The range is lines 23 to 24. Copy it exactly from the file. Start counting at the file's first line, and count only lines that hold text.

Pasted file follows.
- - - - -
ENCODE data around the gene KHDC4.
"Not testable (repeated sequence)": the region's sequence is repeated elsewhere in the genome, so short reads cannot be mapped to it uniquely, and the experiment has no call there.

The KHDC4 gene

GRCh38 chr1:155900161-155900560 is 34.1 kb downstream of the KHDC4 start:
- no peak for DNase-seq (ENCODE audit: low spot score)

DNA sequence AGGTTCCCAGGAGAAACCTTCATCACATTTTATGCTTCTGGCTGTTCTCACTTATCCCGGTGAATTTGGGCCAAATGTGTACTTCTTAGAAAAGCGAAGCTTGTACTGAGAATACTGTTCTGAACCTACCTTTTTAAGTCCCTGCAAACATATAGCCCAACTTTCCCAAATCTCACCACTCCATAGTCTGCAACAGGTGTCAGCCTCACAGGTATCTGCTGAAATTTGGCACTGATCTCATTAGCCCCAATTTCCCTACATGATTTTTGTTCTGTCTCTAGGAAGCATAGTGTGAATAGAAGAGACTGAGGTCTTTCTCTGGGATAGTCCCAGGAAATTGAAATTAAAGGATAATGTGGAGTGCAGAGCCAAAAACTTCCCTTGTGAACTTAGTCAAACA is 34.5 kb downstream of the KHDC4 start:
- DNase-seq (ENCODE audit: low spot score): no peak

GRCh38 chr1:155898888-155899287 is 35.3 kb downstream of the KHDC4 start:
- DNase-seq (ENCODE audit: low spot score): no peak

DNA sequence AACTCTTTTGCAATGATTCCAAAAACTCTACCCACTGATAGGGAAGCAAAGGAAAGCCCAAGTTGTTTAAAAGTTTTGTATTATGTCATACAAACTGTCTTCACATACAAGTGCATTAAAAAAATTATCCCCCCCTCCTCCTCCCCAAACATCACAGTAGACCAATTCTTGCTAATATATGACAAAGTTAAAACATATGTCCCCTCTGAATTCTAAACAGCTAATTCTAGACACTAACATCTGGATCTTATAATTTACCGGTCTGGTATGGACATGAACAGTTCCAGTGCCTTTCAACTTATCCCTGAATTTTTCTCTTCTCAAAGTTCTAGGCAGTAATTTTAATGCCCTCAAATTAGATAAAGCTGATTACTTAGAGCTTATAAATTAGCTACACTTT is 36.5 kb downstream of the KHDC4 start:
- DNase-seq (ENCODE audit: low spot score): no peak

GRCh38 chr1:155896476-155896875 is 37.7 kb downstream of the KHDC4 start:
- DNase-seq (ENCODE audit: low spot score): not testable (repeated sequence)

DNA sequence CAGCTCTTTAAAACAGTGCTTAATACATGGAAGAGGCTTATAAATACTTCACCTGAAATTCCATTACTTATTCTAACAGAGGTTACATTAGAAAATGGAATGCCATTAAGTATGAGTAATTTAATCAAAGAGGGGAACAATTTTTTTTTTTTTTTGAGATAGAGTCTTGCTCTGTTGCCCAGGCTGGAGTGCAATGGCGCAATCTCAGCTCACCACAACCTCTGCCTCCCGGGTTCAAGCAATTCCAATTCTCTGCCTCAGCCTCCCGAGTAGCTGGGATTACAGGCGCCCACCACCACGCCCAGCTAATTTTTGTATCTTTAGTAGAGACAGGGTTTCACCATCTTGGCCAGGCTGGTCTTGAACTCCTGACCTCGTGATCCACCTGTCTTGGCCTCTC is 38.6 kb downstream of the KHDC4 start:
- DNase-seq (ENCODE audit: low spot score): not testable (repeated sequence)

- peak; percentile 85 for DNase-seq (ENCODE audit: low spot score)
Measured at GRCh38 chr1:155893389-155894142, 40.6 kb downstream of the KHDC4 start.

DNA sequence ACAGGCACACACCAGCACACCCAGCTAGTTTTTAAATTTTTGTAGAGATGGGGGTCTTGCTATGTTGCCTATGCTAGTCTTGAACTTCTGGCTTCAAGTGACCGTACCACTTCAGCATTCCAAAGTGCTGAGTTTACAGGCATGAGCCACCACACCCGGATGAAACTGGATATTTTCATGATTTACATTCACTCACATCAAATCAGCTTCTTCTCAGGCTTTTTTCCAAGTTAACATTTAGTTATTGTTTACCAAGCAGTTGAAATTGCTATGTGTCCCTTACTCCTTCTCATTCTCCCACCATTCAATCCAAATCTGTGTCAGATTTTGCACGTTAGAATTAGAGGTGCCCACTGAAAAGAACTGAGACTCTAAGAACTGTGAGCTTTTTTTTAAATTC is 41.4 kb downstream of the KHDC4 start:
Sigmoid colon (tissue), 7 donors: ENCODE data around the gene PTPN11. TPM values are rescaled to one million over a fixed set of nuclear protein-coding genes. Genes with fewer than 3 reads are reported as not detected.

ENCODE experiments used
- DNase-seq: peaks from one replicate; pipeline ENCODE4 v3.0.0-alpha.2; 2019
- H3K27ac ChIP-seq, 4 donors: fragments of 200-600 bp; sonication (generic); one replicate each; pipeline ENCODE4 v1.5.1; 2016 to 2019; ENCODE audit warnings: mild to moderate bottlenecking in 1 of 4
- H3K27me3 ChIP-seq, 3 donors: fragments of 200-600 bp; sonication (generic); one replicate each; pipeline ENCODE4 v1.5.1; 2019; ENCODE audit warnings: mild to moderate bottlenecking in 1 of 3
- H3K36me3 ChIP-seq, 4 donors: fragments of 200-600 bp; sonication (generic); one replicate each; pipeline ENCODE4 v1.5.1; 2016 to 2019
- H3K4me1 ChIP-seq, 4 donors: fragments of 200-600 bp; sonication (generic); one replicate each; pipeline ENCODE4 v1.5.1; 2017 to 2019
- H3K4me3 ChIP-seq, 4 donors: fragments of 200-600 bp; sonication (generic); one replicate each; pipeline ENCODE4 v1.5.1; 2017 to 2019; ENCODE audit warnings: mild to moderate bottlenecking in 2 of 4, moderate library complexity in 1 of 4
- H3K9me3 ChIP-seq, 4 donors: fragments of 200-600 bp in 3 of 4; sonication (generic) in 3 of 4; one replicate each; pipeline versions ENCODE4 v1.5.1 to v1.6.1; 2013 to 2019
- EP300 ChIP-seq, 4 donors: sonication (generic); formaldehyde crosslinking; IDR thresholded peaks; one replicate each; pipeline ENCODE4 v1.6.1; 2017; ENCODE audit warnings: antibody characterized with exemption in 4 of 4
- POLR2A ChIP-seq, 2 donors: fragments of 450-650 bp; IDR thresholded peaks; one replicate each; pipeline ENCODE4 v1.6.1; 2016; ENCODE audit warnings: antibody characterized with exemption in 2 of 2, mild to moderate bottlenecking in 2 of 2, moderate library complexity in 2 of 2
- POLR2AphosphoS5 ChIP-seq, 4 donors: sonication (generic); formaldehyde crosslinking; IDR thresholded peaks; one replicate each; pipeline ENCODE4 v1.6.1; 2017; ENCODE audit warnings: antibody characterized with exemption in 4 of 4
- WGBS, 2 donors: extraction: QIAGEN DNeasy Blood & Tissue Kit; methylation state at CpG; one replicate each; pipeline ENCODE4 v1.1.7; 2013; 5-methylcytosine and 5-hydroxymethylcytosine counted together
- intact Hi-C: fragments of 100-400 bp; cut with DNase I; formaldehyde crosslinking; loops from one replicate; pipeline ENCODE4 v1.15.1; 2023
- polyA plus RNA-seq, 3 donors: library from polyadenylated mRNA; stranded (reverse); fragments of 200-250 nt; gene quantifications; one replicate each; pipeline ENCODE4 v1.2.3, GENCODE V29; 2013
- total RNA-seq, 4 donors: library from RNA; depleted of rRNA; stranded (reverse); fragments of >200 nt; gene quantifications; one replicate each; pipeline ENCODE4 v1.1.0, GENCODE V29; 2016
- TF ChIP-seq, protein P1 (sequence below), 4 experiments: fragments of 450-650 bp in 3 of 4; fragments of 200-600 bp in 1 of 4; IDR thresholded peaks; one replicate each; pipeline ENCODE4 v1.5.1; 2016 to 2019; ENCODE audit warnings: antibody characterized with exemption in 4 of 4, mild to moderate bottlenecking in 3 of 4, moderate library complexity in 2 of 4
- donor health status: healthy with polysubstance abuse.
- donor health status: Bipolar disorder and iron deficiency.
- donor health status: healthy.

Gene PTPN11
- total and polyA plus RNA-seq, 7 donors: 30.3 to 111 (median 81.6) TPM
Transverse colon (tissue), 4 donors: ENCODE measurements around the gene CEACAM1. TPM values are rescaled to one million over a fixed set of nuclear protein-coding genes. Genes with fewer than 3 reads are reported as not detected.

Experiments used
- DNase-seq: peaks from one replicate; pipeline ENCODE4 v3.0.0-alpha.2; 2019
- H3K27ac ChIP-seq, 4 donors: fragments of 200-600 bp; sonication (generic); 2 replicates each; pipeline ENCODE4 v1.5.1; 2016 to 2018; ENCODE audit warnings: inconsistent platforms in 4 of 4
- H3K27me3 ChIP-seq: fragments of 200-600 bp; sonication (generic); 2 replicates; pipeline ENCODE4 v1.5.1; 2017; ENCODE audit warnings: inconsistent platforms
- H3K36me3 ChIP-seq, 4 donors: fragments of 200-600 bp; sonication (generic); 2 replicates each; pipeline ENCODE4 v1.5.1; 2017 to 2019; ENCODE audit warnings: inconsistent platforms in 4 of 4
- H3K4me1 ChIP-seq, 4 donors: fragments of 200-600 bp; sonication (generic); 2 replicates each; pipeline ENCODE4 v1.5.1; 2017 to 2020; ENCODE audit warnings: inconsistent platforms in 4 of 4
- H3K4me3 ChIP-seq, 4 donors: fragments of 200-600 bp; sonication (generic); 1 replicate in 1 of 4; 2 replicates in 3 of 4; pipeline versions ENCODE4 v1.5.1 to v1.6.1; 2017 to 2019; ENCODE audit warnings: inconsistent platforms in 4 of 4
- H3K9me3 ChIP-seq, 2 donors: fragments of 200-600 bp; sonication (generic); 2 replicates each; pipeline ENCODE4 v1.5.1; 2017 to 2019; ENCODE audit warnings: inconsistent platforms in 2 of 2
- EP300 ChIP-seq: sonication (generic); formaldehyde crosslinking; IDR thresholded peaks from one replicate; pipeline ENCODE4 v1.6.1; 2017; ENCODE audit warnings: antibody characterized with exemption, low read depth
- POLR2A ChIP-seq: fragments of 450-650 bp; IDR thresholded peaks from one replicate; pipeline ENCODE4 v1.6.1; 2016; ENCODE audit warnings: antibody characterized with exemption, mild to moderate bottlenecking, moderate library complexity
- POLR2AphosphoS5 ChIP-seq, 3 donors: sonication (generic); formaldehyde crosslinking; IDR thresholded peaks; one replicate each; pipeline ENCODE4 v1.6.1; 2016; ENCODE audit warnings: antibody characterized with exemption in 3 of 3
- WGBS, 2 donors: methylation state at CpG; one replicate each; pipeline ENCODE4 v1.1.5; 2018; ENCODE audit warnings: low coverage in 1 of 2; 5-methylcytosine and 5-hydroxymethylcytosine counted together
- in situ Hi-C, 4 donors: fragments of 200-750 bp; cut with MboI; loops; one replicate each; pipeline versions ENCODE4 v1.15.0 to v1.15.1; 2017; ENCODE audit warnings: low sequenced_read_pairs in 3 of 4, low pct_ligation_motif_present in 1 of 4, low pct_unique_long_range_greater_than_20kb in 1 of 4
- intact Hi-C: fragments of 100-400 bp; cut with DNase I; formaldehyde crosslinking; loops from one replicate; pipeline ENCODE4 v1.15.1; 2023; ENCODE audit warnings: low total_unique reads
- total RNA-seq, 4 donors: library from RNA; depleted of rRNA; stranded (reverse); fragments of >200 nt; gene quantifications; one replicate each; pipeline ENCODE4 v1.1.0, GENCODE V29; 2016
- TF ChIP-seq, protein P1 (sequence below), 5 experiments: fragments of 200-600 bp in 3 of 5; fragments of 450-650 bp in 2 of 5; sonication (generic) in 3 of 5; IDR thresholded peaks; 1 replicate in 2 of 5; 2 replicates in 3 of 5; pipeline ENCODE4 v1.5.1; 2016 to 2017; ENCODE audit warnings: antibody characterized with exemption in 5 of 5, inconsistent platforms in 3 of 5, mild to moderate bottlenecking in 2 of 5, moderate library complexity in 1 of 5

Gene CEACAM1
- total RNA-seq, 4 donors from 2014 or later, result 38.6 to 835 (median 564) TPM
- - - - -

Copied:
- H3K27me3 ChIP-seq, 3 donors: fragments of 200-600 bp; sonication (generic); one replicate each; pipeline ENCODE4 v1.5.1; 2019; ENCODE audit warnings: mild to moderate bottlenecking in 1 of 3
- H3K36me3 ChIP-seq, 4 donors: fragments of 200-600 bp; sonication (generic); one replicate each; pipeline ENCODE4 v1.5.1; 2016 to 2019